Former CIA Officials Assess Russia

    Dave Majumdar

    Security, North America

    The lobby of the CIA Headquarters Building in McLean, Virginia

    The Center for the National Interest brought former CIA officials together to examine the state of American analysis of Russia.

    Winston Churchill stated in 1939 that Russia is a riddle wrapped in a mystery inside an enigma. Today, as then, Russian actions and intentions remain the subject of intense scrutiny in the West. To examine the state of American analysis of Russia, the Center for the National Interest convened a high-level panel of former veteran CIA officials on May 22. The speakers included George Beebe (Director for Intelligence and National Security at the Center for the National Interest, former director of the CIA’s Russia analysis and a former Special Advisor to Vice President Cheney), Milton Bearden (a former CIA officer who was a station chief in Pakistan where he played a central role in training and arming the Afghan mujahideen to battle the Soviet military) and Peter Clement (the former Deputy Director for Analytic Programs at the CIA and a professor at Columbia University). The meeting was moderated by Paul J. Saunders, the executive director of the Center for the National Interest and a former Senior Advisor to the Under Secretary of State for Global Affairs in the George W. Bush administration.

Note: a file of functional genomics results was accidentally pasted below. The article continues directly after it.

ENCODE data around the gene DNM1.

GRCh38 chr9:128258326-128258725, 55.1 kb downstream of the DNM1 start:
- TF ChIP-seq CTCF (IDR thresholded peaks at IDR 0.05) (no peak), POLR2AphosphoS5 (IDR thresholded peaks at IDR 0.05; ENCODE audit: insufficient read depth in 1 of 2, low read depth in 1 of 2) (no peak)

Looming over any discussion of Russia is the omnipresent issue of political interference in the 2016 election. There was a broad consensus among the panelists that Russia did interfere in the elections but that it was a fairly low-grade operation and that Moscow is capable of far more, especially if provoked. The interference was based primarily not on the fact that America is a democracy, but because of Washington’s actions. In Bearden’s view, relations between Russia and the United States today are worse—and more dangerous—than they were during the Cold War.

    According to Beebe, many in the Washington’s political circles and national security apparatus assume that they understand Russian intentions without fully analyzing the problem. There is a consensus in Washington that Russia seeks to fundamentally undermine democratic government in the United States, but that conclusion is not based on any sort of sound analysis.

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